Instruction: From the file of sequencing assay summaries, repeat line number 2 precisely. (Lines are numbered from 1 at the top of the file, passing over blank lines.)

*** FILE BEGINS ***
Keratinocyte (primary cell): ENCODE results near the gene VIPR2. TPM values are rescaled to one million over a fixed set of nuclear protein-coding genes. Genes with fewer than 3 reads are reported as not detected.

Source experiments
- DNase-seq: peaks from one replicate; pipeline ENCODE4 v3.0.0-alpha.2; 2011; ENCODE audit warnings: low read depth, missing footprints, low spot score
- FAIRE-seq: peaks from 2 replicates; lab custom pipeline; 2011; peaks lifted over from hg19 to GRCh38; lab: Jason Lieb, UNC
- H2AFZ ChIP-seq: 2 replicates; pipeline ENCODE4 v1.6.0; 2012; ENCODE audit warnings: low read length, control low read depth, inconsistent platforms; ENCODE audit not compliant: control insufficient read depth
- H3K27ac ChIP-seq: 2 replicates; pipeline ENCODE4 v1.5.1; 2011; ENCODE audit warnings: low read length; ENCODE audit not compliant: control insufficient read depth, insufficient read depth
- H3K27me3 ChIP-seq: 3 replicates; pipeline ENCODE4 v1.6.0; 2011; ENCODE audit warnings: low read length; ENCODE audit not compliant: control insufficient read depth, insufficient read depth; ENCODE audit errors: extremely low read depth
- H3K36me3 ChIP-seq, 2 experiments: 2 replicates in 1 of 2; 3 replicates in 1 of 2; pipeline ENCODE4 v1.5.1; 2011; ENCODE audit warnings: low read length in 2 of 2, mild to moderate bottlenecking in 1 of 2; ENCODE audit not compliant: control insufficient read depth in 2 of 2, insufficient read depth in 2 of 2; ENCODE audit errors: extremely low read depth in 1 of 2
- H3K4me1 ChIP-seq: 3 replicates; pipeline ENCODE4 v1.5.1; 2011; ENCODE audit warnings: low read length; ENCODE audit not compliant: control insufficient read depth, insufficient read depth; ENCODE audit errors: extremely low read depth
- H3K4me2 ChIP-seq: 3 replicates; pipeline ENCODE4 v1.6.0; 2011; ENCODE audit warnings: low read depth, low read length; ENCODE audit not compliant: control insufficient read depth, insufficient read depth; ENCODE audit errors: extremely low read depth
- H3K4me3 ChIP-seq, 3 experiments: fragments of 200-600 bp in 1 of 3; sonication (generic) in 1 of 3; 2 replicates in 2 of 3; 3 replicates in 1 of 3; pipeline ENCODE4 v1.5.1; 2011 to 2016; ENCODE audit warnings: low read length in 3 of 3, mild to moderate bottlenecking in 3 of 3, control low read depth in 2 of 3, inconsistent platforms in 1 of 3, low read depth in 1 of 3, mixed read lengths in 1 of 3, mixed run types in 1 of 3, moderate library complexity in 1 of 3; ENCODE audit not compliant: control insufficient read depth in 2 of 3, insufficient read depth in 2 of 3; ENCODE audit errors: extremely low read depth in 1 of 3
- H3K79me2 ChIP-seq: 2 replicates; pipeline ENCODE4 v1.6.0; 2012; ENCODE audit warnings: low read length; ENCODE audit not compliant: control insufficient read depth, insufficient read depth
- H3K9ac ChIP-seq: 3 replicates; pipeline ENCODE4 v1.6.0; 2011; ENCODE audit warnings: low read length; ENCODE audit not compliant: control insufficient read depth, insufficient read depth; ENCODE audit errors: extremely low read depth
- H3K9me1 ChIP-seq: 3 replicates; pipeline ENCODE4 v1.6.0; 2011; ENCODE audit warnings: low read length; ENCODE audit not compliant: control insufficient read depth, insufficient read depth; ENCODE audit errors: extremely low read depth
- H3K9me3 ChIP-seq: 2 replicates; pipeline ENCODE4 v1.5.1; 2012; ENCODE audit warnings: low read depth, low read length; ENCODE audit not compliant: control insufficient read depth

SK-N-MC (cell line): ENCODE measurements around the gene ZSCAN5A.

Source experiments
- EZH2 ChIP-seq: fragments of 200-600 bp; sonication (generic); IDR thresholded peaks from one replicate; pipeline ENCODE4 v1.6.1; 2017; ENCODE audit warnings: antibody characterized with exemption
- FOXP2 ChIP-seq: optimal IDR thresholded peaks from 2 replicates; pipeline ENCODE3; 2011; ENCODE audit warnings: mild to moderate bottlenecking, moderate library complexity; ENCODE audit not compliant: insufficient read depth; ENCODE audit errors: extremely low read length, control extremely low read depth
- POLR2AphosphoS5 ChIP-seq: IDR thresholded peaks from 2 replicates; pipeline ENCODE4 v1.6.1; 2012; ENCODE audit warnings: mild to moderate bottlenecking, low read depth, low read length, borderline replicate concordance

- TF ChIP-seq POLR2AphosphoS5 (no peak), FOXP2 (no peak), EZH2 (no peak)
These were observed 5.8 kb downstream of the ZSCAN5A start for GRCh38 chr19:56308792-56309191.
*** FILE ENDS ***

Source experiments